"Nickel for your thoughts" just doesn't have the same ring to it.
"A dime saved is a dime earned?"
"Not a quarter to your name?"
How about "that's worth a pretty half-dollar"?
The phrases may sound strange now, but according to the U.S. government, the penny is in trouble.
A pending federal bill would eliminate the coin, requiring the cost of every item to be rounded to the nearest nickel.
The reason? Due to the rising cost of metal, it actually costs about 1.4 cents to make a single penny, which adds up to a $20 million loss for the U.S. Mint each year, according to FoxNews.com.
But there's strong opposition to the elimination of the penny, including from some federal legislators who point out that the nickel also costs more to make -- 6.4 cents for every nickel produced -- and doing away with the penny would mean more nickels would be needed.
In a recent survey by USA Today, 55 percent of people said they find the penny useful.
That includes Southeast Missouri resident Miranda Inman.
"To me the penny is as American as apple pie. I remember as a child my Grandpa would give me pennies all of the time, and I remember how rich I felt, not because of their worth, but because of how many pennies there were," said Inman, who lives in Poplar Bluff, Mo.
Over the past decade, the penny is has added up to quite a bit for 27-year-old Dawn Abney of Burfordville. Last year, Abney managed to save more than $340 in pennies alone, just by keeping her coin change from everyday purchases.
"I actually have a piggy bank -- a great big purple pig -- that I keep it in," said Abney.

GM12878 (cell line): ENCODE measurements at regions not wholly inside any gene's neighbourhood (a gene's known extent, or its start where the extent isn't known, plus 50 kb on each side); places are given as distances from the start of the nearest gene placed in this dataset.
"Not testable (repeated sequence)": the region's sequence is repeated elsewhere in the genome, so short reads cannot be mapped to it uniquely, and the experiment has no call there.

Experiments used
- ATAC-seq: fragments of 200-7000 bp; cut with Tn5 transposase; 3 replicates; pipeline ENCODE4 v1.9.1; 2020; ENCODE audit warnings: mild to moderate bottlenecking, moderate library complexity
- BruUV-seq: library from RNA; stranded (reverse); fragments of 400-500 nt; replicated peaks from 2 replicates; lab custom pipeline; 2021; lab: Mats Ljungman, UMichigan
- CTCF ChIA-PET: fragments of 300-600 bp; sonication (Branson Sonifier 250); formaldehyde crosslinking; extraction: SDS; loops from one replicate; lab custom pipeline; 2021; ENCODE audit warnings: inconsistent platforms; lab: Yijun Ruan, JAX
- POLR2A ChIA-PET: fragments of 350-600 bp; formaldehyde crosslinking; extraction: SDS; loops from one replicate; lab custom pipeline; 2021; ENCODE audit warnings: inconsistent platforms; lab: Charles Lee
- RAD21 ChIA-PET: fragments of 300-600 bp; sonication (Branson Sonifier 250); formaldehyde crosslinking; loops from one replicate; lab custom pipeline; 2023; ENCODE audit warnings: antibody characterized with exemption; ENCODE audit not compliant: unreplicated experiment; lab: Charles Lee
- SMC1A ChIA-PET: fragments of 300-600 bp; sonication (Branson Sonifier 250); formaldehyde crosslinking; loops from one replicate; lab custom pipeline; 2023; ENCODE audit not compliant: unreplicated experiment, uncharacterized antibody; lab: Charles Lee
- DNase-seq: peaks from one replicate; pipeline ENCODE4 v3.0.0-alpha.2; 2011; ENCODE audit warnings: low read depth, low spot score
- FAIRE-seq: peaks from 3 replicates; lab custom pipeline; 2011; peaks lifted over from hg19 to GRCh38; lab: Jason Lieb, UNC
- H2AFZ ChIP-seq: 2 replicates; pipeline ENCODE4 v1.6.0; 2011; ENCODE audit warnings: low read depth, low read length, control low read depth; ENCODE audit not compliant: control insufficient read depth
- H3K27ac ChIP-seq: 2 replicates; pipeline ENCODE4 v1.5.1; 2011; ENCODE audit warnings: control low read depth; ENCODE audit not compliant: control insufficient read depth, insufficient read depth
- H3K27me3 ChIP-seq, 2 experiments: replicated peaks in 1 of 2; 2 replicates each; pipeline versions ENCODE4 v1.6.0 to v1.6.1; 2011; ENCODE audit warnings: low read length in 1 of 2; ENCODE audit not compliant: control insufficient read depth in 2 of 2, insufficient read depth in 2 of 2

She put the $340 into her savings account. Abney said the loss of the penny would put a crimp in her coin-to-cash program, so she's opposed to it.
On the other side of the issue is Cape Girardeau resident Steve Mosley, who says he is in favor of eliminating the penny.
"Every time I see a penny I feel psychic pain resulting from the well-deserved physical pain I endured for pilfering rare pennies from my dad's coin collection when I was a preteen in order to trade them for nickels so as to feed the pinball machine at Wimpy's hamburger heaven," Mosley said. "Doing away with them may mean 'out of sight, out of mind' and lead me to achieve some kind of guilt-ending closure."
Rep. Jim Kolbe, R-Ariz., is responsible for the legislation that would eliminate the penny.
"Times change, you have to adapt to those changes," Kolbe said in a recent USA Today report. "A penny should be thought of not as some nostalgic thing but as ... currency. And it simply has no use as a medium of commerce."
Cape Girardeau Mayor and First Missouri State Bank vice president Jay Knudtson said the loss of the penny will have an emotional impact for many people.
"It's indicative of the world we live in today," he said. "The penny just no longer represents anything that has any worth."
From an economic standpoint, Knudtson said he believes the elimination could contribute to rising costs as manufacturers set prices for merchandise.
'"Obviously they'll be rounding up as opposed to down," he said. "But what impact that will have I don't really have a grasp of."
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